What Goes in an HOA Transition Checklist for New Communities

As new communities continue to crop up, the developer-to-owner handoff is becoming more common. This means that once a community is completed by a developer, it’s time for the homeowners to take the reins on maintaining common areas, vendor relations, and financing. While this is an exciting time, clear communication and organization are imperative to making the process seamless. Without it, you could find yourself with things like unpaid taxes or an incorrect deed. This is why having an HOA transition checklist is so important for new communities. 

We will exclusively explore the HOA transition process for new communities, bearing in mind that transitions can occur in existing ones as well. Self-managed communities may hand off responsibilities to a professional management company or, most commonly, from one management company to another.

The following are tasks to complete before taking control of your new community, to make the transition as smooth as possible.

Start Early

Though the process of transitioning can take anywhere from 12 to 18 months, it’s important to get ahead by starting your association early so it’s fully functioning by the time homeowners take control. Great ways to get started include:

  • Getting stakeholders on board (i.e. homeowners, leadership, etc.)
  • Hiring an attorney to represent your interests
  • Retaining an accountant to help with finances
  • Contracting an engineer to survey your properties

Additionally, consider creating a dedicated “Transition Team.” This is a great way to keep things organized. This team would oversee every detail of the HOA turnover checklist and ensure a smooth exchange of ownership.

Review Contracts

You can prepare for your transition by hiring an attorney, who can help you conduct a careful review of the community’s current contracts. Developers often enter into them on behalf of the association. It’s essential to review and firmly understand these documents, which is why having someone with legal expertise is helpful. 

Some binding documents you might receive include:

  • Warranties of property owned and maintained
  • Employment and service contracts
  • Association contracts and regulations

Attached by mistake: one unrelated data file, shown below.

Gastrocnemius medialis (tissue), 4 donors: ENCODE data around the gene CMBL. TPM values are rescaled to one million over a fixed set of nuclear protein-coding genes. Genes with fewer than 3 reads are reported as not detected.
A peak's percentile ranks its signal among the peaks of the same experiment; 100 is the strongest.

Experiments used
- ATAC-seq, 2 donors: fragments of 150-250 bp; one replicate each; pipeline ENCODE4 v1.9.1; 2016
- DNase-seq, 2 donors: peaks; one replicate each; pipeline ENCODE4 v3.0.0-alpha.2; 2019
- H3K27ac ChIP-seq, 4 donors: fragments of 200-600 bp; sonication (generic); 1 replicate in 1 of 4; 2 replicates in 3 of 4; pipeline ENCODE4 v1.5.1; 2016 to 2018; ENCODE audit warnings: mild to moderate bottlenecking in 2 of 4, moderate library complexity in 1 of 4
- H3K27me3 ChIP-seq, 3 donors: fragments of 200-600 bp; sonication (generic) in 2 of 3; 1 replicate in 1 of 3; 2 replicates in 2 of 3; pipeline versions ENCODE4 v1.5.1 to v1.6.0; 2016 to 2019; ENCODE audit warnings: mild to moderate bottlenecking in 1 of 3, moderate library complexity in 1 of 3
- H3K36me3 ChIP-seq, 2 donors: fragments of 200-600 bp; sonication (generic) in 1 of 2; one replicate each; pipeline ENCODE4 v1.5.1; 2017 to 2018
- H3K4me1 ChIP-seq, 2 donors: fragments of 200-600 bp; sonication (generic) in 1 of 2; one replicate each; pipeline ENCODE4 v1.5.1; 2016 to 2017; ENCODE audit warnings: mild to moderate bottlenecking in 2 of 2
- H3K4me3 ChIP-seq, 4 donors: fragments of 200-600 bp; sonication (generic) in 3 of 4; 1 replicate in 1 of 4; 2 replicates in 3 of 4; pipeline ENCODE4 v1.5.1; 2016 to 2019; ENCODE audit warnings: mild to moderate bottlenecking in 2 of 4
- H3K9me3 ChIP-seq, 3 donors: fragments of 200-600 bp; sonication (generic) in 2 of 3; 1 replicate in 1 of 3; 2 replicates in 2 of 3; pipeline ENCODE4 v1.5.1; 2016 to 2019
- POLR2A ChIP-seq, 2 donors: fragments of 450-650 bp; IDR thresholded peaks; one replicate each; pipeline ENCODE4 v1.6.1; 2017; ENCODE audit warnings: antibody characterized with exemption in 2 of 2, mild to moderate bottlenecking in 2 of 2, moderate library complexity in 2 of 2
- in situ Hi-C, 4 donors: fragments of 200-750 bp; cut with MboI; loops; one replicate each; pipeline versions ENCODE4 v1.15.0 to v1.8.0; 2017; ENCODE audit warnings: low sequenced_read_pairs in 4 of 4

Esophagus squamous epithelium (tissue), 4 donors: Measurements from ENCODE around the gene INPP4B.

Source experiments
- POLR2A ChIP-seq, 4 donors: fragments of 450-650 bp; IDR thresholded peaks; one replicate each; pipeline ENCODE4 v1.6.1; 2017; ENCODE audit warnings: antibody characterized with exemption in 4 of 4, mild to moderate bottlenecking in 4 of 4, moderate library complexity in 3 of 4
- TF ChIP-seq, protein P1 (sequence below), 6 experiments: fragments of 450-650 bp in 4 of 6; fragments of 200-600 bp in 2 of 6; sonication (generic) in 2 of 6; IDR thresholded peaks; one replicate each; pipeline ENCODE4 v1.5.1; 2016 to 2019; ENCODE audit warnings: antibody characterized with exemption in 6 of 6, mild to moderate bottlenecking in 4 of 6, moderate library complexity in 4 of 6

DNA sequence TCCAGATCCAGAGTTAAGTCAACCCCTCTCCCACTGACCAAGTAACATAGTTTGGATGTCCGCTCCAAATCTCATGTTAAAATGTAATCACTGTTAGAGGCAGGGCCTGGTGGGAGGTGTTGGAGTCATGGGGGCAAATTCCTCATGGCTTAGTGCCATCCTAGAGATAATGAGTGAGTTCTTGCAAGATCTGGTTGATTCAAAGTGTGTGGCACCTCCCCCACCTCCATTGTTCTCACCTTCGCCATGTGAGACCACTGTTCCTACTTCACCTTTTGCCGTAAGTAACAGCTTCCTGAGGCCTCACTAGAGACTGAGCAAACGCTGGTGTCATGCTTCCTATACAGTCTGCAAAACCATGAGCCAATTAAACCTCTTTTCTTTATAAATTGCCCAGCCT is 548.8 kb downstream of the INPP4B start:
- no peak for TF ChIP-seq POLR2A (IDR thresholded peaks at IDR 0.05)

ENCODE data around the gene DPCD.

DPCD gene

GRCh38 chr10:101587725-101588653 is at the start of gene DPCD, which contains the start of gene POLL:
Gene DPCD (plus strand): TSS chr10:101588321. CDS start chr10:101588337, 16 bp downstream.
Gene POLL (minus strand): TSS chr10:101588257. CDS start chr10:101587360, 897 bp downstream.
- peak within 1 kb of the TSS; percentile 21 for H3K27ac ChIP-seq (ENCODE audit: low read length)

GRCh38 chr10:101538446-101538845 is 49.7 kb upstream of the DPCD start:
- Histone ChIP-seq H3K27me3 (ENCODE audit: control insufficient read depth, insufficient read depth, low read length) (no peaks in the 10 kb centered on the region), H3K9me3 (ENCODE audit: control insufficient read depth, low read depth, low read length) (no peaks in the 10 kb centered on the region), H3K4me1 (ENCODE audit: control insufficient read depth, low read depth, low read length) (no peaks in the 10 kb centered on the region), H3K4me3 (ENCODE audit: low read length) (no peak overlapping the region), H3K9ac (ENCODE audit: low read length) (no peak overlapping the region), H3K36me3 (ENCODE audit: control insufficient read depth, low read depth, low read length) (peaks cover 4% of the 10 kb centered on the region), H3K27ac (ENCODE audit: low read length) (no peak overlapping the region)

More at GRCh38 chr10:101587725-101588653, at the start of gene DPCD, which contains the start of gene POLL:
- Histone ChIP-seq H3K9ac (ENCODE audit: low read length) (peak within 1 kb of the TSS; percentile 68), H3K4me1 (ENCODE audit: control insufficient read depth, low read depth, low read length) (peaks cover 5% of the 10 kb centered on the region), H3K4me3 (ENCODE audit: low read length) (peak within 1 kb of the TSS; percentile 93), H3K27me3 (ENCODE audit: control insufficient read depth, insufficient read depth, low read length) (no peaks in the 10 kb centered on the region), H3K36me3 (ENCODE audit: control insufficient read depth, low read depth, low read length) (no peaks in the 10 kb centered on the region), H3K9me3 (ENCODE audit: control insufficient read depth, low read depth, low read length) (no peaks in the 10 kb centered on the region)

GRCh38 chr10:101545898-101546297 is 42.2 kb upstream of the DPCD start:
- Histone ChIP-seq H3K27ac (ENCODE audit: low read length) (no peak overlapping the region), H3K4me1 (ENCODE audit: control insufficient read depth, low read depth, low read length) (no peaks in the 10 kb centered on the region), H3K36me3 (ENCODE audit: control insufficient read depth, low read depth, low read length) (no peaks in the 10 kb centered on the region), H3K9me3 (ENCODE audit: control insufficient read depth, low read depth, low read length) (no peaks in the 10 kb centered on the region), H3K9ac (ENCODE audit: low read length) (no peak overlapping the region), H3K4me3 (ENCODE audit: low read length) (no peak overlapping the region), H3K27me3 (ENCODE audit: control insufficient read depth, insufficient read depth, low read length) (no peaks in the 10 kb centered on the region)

It’s also important to note that while every state is different, some allow associations to escape contracts signed by developers if done within a certain amount of time. 

Check the Financials

Reviewing contracts naturally leads to checking current financials, an important part of the transition. You may consider hiring a CPA to perform a cursory review of the financial records to ensure projected revenue exceeds expenses. 

It’s especially important to check an HOA’s financial standings early because it will help to determine dues and assessments. Especially in the case where expenses exceed revenue. 

Once figured, you can decide how to invoice homeowners. Creating and mailing dues and assessment reminders can be a daunting task, this is why you should consider turning to companies like Page Per Page to do it for you. They can fully streamline the process and quickly send professional invoices, reminders and announcements to the community so you can focus on getting a better understanding of your HOA accounting

Meet Often

Though the financial side of a transition is important to ensure the successful start to an HOA, communication with the community, transition team and developer is crucial throughout the process. It ensures that everyone is on the same page. 

This may mean meeting as often as once per week to go through every rule and regulation enacted by the developer to determine if it’s a long term option. This is especially important because making changes now will be easier than having the HOA members vote to alter them later. 

Maintaining communication with homeowners through this process is important but can also be tedious. Making sure homeowners receive your meeting reminders or announcements and deciding how to keep them informed can cause unneeded stress. With your direction, companies like Page Per Page can help design and send any communication you have with a quick turnaround, taking the task off of your to-do list. 

Ensure Your Documentation Is in Order

There are a lot of moving parts to a transition of ownership from developer to HOA, and smaller to-do’s can easily fall through the cracks. It’s critical to follow up on loose ends before all is said and done. For example, you should:

  • Ensure you possess all documentation from the developer
  • Verify that all accounts have been renamed over to the HOA
  • Check that all appropriate contracts have been satisfied
  • Verify that taxes have been paid

In general, make sure that you have followed every item on your HOA turnover checklist to its conclusion.

Transition with Ease

In closing out all the final details, you’ll ultimately realize how challenging and complex the transition process can be. Only with clear goals and open communication can it be seamless.

Luckily, you can lean on Page Per Page for help. Their experience in HOA marketing and communication can make the process of sending important mailers a breeze. They handle anything from HOA newsletters, HOA coupon books, reminders, and even HOA ballots. 

Take the reins on your transition to ownership, and contact Page Per Page today for custom solutions for your association’s new community.

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